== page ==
Food as defined by Codex Alimentarius Comission is any substance whether processed, semi processed or raw, which is intended for human consumption. It includes; chewing gum, drinks and any substance which has been used in the manufacture, preparation or treatment of food.
Food poisoning results from the indigestion of contaminated food or water that contains bacteria, parasites, viruses, or the toxins made by these germs. It can also be a result of eating poisonous plants e.g mushroom and animals e.g pufferfish. It can be referred to as Food borne Diseases or Illness.
THE FOOD POISONING CHAIN
- A bacteria must be present
- The bacteria must have the right conditions to grow i.e warmth (between 5°C – 60°C ), moisture and food
- The bacteria must have the time to grow and multiply
HIGH RISK FOODS
Some high risk foods include:
- dairy product,
- cooked rice,
- pasta salads, and
- fruit salads.
PEOPLE AT RISK
Everybody is at risk of food poisoning but the elderly, babies and pregnant women are mostly at risk due to their weak immune systems.
CAUSES OF FOOD POISONING
- Physical causes: presence of bone/bone chips, metal flakes, peces of product packaging material, stones, insects e.t.c.
- Chemical causes: presence of pesticides, insecticides, incomplete removal of cyanide in cassava processing e.t.c.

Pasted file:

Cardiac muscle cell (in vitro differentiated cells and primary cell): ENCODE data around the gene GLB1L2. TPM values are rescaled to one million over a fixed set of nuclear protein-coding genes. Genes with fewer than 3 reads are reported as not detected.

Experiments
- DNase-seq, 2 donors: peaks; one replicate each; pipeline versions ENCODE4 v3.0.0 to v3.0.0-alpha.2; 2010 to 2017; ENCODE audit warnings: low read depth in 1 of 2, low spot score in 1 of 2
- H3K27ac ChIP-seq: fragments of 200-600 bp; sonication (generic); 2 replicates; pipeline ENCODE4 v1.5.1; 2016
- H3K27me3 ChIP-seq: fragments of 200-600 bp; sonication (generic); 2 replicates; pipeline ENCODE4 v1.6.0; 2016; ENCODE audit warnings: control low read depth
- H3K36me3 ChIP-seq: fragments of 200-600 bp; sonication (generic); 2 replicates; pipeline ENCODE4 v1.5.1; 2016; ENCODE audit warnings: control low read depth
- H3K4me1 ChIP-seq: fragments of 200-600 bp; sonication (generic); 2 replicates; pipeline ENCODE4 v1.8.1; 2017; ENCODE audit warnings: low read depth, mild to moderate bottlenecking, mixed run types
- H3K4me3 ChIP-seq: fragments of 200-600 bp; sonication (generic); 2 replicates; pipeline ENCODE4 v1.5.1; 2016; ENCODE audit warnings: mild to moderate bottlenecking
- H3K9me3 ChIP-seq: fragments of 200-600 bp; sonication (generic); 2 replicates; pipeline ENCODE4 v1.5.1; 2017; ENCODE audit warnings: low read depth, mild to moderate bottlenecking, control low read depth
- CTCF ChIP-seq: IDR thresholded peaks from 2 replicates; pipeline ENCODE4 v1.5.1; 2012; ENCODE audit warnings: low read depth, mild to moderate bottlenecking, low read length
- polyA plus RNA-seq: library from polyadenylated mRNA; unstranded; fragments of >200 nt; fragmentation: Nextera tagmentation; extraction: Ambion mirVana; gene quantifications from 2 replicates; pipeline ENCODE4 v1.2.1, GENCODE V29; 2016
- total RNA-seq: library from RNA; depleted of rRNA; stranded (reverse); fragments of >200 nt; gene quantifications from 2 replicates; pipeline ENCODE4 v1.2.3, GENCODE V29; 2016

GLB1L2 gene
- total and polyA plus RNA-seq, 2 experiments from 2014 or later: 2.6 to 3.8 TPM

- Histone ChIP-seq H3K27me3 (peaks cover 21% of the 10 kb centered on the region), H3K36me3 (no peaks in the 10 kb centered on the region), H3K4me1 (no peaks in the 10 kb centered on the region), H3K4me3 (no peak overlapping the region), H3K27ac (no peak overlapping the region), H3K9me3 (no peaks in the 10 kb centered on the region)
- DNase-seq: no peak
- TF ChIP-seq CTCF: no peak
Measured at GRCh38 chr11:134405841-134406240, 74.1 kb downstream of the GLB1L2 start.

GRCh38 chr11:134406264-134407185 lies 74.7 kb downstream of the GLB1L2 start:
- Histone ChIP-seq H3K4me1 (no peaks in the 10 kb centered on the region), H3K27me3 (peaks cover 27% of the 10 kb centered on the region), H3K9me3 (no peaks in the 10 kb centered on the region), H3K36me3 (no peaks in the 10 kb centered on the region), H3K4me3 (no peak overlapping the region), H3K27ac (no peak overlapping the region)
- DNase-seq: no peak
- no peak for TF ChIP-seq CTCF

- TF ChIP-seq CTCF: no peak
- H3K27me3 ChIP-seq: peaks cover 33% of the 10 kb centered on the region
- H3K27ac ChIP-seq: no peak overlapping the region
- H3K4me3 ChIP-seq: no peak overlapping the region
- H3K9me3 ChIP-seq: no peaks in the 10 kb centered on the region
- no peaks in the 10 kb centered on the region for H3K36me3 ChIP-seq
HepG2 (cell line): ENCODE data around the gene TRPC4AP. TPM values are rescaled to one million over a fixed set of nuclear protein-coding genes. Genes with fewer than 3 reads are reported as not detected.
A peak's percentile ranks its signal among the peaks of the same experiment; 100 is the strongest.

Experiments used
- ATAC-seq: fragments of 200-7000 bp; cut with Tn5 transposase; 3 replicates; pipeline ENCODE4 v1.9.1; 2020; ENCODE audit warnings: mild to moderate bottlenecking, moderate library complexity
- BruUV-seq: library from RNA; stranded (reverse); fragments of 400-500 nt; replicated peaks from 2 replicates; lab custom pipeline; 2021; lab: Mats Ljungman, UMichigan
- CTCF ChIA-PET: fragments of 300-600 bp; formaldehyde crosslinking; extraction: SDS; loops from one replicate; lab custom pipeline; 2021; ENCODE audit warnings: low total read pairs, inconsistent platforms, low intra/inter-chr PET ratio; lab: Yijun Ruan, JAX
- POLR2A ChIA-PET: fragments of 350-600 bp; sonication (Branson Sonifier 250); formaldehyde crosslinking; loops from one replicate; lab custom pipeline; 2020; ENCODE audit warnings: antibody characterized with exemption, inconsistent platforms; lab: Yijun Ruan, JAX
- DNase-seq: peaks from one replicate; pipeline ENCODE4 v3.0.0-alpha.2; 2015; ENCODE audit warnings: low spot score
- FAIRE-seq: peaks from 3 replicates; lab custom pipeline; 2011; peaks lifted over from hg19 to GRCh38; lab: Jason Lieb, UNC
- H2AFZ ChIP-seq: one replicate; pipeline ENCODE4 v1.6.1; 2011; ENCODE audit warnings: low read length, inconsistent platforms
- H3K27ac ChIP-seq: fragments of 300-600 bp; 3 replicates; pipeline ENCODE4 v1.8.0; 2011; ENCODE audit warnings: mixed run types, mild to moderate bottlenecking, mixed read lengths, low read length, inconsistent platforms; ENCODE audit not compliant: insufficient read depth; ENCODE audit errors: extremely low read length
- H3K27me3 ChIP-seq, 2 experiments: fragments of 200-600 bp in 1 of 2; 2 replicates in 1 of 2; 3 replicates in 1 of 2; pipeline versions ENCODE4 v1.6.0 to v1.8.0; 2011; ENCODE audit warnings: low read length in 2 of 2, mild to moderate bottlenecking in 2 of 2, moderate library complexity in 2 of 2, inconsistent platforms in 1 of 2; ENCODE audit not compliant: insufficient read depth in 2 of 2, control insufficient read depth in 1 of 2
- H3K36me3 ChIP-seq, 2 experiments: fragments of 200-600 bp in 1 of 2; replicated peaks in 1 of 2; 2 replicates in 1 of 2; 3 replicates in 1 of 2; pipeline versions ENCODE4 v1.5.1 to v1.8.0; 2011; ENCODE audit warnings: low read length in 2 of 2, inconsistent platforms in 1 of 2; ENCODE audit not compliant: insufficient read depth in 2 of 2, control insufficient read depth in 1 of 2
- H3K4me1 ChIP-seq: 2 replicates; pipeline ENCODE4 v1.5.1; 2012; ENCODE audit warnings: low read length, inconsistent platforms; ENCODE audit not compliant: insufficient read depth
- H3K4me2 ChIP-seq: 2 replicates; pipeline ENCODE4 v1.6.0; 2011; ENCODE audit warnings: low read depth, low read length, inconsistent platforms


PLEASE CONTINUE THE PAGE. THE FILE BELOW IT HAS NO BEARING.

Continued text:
- Biological causes: could be parasite, virus or bacteria infection. Some of this is illustrated below:
Source: Food poisoning, Mayo Clinic staff © 1998-2015 Mayo Foundation for Medical Education and Research
Overall causes include:
- Improper storage of foods (always store wet foods below dry ones)
- Ensure Good Manufacturing Practices (GMP)
- Mode of preparation
- Poor hygiene
- Improper food handling
Salmonella typhi induced symptoms: fever, chills, aches, swollen lymph nodes
Staphylococcus aureus induced symptoms: Nausea, vomiting, abdominal pain, diarrhea
Salmonella induced symptoms: lower abdominal cramps, diarrhea
Clostridium botulinum induced symptoms: Vertigo, visual disturbances, paralysis
- Good personal hygiene
- Avoid cross contamination (never pass wet foods over dry ones, never touch foods immediately after touching meat)
- Pest and animal control
- Avoid the temperature danger zone
- Cook properly
- Avoid spoiled foods and foods in damaged containers or packaging
- Training of food handlers both at home or in a food premises in safe food handling
Food poisoning is inevitable but can be prevented. and as such it is important to adequately clean, chill, separate and cook foods properly.